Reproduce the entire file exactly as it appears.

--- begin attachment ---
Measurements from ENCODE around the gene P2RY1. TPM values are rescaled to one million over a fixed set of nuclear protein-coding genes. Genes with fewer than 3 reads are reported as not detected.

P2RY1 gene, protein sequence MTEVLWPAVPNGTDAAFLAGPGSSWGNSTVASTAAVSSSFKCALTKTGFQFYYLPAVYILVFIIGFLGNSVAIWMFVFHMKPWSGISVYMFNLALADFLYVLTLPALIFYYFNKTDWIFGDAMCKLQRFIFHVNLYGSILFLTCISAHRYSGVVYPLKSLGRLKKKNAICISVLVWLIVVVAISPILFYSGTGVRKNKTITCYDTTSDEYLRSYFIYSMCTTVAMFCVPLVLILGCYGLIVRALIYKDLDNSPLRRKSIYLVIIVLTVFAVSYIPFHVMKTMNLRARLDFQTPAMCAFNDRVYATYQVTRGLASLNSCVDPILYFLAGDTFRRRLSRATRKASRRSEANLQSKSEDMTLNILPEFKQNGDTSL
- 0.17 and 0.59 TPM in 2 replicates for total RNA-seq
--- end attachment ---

Measurements from ENCODE around the gene P2RY1. TPM values are rescaled to one million over a fixed set of nuclear protein-coding genes. Genes with fewer than 3 reads are reported as not detected.

P2RY1 gene, protein sequence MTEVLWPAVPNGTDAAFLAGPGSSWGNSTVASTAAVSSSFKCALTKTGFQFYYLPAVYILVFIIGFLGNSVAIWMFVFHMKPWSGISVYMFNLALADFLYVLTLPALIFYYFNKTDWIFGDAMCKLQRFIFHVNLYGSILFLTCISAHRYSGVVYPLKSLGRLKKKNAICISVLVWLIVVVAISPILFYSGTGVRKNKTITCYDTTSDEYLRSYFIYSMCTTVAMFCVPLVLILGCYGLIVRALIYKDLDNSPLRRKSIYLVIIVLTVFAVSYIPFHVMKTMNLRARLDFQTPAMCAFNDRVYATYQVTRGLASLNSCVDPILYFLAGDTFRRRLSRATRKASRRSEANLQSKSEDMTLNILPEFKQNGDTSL
- 0.17 and 0.59 TPM in 2 replicates for total RNA-seq